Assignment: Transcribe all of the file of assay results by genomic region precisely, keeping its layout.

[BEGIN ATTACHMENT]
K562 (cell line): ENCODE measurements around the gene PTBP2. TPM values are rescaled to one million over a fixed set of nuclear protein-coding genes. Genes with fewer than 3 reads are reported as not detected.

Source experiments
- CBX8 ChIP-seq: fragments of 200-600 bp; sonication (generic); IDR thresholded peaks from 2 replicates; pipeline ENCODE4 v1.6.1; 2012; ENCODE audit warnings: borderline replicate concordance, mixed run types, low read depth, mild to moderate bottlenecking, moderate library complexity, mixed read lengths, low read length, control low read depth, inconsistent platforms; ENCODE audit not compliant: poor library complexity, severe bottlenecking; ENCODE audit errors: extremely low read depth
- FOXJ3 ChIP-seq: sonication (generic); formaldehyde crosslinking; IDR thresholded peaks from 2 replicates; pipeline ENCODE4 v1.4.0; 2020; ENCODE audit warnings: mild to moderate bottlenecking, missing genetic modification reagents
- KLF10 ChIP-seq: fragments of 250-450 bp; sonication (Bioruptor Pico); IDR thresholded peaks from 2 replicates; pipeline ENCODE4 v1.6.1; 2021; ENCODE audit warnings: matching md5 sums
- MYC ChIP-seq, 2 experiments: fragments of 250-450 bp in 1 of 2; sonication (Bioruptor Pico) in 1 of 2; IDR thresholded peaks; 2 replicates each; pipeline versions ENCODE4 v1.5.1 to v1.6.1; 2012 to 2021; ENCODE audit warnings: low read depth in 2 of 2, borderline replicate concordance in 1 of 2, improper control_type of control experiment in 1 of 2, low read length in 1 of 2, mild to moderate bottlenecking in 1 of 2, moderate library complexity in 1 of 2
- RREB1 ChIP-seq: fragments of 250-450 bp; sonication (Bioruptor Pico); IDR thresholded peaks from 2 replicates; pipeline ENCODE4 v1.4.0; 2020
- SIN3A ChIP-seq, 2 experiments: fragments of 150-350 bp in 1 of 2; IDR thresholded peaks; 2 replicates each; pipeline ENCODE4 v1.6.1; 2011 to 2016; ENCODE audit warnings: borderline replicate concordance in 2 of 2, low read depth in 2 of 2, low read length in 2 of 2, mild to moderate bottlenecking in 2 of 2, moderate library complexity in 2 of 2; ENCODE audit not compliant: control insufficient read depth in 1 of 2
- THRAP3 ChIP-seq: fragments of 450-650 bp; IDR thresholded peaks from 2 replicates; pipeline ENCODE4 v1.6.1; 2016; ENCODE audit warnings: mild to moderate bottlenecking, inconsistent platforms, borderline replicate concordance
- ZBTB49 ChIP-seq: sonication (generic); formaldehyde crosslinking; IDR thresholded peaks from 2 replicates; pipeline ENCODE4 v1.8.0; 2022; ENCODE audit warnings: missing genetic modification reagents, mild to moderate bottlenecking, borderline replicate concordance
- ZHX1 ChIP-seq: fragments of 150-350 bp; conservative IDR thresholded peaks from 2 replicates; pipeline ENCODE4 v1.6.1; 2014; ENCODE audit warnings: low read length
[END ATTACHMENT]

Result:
K562 (cell line): ENCODE measurements around the gene PTBP2. TPM values are rescaled to one million over a fixed set of nuclear protein-coding genes. Genes with fewer than 3 reads are reported as not detected.

Source experiments
- CBX8 ChIP-seq: fragments of 200-600 bp; sonication (generic); IDR thresholded peaks from 2 replicates; pipeline ENCODE4 v1.6.1; 2012; ENCODE audit warnings: borderline replicate concordance, mixed run types, low read depth, mild to moderate bottlenecking, moderate library complexity, mixed read lengths, low read length, control low read depth, inconsistent platforms; ENCODE audit not compliant: poor library complexity, severe bottlenecking; ENCODE audit errors: extremely low read depth
- FOXJ3 ChIP-seq: sonication (generic); formaldehyde crosslinking; IDR thresholded peaks from 2 replicates; pipeline ENCODE4 v1.4.0; 2020; ENCODE audit warnings: mild to moderate bottlenecking, missing genetic modification reagents
- KLF10 ChIP-seq: fragments of 250-450 bp; sonication (Bioruptor Pico); IDR thresholded peaks from 2 replicates; pipeline ENCODE4 v1.6.1; 2021; ENCODE audit warnings: matching md5 sums
- MYC ChIP-seq, 2 experiments: fragments of 250-450 bp in 1 of 2; sonication (Bioruptor Pico) in 1 of 2; IDR thresholded peaks; 2 replicates each; pipeline versions ENCODE4 v1.5.1 to v1.6.1; 2012 to 2021; ENCODE audit warnings: low read depth in 2 of 2, borderline replicate concordance in 1 of 2, improper control_type of control experiment in 1 of 2, low read length in 1 of 2, mild to moderate bottlenecking in 1 of 2, moderate library complexity in 1 of 2
- RREB1 ChIP-seq: fragments of 250-450 bp; sonication (Bioruptor Pico); IDR thresholded peaks from 2 replicates; pipeline ENCODE4 v1.4.0; 2020
- SIN3A ChIP-seq, 2 experiments: fragments of 150-350 bp in 1 of 2; IDR thresholded peaks; 2 replicates each; pipeline ENCODE4 v1.6.1; 2011 to 2016; ENCODE audit warnings: borderline replicate concordance in 2 of 2, low read depth in 2 of 2, low read length in 2 of 2, mild to moderate bottlenecking in 2 of 2, moderate library complexity in 2 of 2; ENCODE audit not compliant: control insufficient read depth in 1 of 2
- THRAP3 ChIP-seq: fragments of 450-650 bp; IDR thresholded peaks from 2 replicates; pipeline ENCODE4 v1.6.1; 2016; ENCODE audit warnings: mild to moderate bottlenecking, inconsistent platforms, borderline replicate concordance
- ZBTB49 ChIP-seq: sonication (generic); formaldehyde crosslinking; IDR thresholded peaks from 2 replicates; pipeline ENCODE4 v1.8.0; 2022; ENCODE audit warnings: missing genetic modification reagents, mild to moderate bottlenecking, borderline replicate concordance
- ZHX1 ChIP-seq: fragments of 150-350 bp; conservative IDR thresholded peaks from 2 replicates; pipeline ENCODE4 v1.6.1; 2014; ENCODE audit warnings: low read length